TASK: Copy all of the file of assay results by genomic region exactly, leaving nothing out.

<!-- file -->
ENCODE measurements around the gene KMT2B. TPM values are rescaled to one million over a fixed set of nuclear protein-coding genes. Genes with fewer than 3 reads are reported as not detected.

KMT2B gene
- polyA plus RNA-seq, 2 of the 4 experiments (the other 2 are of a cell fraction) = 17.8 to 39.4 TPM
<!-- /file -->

ENCODE measurements around the gene KMT2B. TPM values are rescaled to one million over a fixed set of nuclear protein-coding genes. Genes with fewer than 3 reads are reported as not detected.

KMT2B gene
- polyA plus RNA-seq, 2 of the 4 experiments (the other 2 are of a cell fraction) = 17.8 to 39.4 TPM